The Women Who Built Waterloo Bridge
Byon Jun 21 2018
Much like the Women's Land Army of WWI and WWII, women had to replace men who were off fighting for their country. One of the most remarkable— and forgotten— jobs women took on in London during WWII was the rebuilding of the Waterloo Bridge from 1939-1945.
Until recently, these women were somewhat forgotten, but how could we forget about those who helped with such an important and, well, large part of London?
The Women's Workforce of WWII
During the Rosie the Riveter days of America, women around the world were also given the opportunity to play important roles during the war. They were called on for a number of positions, without which could have led to a standstill in the country and negatively affected them in the war. At one time, women made up 1/3 of industries including shipbuilding, vehicle manufacture, and metal.
Women worked in many roles during the wars for the first time.[/caption]
Women working in these positions always knew that they would have to give up their jobs when the men returned home. While some women had experience in the roles they filled, many were learning on the job. But that didn't stop them from stepping up and helping their country in any way they could.
The Queen of England even played her part during the war, working as a truck mechanic. By 1944, as many as 25,000 women worked in construction industry positions. Other war-time roles women filled included working in weapons factories, aircraft manufacturing, and even joining the police and fire forces.
Building Waterloo in London
Nicknamed —The Ladies Bridge, " the Waterloo Bridge crosses the Thames River and was designed by Sir Giles Gilbert Scott. It replaced the Strand bridge designed by John Rennie which was experiencing some structural problems as traffic across it increased.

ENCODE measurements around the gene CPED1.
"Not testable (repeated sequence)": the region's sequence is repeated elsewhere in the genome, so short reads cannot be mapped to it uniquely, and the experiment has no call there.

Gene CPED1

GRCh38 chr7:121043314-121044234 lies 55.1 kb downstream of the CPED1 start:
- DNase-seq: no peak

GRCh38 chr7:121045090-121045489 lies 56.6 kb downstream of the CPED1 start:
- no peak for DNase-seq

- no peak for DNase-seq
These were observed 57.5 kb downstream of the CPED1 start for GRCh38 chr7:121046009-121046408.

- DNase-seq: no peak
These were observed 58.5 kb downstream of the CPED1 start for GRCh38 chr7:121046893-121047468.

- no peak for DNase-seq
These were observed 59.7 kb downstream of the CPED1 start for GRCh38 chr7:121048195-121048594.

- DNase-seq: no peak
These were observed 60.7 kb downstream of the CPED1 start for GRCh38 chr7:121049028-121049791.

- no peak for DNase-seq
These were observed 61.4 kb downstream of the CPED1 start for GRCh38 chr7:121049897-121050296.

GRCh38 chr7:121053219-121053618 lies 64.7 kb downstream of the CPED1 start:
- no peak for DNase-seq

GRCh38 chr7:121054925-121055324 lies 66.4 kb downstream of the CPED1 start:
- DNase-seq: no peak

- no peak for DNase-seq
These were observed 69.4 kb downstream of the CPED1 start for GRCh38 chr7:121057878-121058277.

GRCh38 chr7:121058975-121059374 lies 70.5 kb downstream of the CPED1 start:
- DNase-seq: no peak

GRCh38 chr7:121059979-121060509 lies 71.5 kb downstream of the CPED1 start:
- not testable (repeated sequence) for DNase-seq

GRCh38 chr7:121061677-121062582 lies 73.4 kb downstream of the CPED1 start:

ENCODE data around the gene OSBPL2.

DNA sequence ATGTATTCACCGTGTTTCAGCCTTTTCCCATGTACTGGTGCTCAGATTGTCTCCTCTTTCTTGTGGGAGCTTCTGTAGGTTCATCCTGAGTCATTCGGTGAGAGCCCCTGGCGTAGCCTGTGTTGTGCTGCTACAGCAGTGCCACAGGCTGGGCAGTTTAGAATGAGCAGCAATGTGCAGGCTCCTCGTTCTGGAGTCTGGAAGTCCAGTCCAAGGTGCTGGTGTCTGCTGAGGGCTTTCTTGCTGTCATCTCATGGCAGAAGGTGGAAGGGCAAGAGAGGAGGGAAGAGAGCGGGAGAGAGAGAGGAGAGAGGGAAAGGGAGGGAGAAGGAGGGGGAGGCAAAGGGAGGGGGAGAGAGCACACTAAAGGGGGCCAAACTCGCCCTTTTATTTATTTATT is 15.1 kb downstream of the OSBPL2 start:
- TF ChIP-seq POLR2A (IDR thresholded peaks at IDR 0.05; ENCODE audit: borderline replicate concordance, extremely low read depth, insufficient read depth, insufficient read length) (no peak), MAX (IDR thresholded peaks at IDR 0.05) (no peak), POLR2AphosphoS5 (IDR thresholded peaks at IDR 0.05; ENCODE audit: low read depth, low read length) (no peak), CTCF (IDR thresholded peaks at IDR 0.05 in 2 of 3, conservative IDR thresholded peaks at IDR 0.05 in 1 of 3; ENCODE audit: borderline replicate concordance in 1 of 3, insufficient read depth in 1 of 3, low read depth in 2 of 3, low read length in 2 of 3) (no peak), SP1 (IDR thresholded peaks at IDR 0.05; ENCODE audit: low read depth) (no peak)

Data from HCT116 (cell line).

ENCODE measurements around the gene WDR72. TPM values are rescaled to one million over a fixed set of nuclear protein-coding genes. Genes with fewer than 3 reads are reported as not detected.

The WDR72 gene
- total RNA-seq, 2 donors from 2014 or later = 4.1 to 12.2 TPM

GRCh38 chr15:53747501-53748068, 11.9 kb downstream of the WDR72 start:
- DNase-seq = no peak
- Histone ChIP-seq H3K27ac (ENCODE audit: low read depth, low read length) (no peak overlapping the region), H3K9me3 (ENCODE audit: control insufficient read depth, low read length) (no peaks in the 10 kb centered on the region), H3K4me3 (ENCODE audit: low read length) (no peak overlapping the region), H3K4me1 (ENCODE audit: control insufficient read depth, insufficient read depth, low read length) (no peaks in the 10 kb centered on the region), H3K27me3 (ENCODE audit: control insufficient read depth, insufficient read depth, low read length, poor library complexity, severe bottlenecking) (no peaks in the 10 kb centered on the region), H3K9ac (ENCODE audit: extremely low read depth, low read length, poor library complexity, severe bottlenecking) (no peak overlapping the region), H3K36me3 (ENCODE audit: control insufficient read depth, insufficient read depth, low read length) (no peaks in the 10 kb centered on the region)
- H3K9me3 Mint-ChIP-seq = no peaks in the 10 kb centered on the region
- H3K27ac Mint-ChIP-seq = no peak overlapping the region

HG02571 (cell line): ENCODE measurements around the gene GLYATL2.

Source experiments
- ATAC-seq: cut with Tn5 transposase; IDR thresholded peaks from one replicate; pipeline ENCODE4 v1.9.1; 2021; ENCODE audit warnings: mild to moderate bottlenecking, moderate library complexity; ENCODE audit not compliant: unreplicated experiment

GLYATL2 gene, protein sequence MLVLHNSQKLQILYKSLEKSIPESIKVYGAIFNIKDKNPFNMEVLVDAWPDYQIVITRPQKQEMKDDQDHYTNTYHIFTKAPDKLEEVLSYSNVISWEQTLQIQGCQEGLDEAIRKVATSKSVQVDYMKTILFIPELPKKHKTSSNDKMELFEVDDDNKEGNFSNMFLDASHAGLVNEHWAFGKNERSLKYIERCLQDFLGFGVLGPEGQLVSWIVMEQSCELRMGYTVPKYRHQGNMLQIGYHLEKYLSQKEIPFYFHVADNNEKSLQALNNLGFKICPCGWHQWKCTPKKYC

Work on the rebuild began in 1934, but when the war began in 1939, construction slowed— 500 working men were reduced to 50 by 1941. This is when women began working on the bridge to see it through completion.
At least this is the story we're told. There isn't a lot of details to back this up this claim, possibly because people weren't used to women working in environments like this. Most of what we knew for quite some time came from first-hand accounts of people saying they witnessed the women working on the bridge. More recently, photographs emerged supporting the stories, showing women working on the bridge around 1944.
It's possible that the lack of evidence from the beginning is because the workforce documentation had been disposed of. Why? The construction company working on the bridge went out of business, and some documents were displaced somewhere along the way. When the bridge was completed, only the male workers were publicly thanked for their work, and the world seemed to move on. Today, we know that women worked on the bridge, but the type of work they actually conducted is still unknown.
The bridge was damaged during the Blitz but today is listed under Planning Act 1990 because of its architectural and historical significance. The work these women did created one of the most important bridges in London today.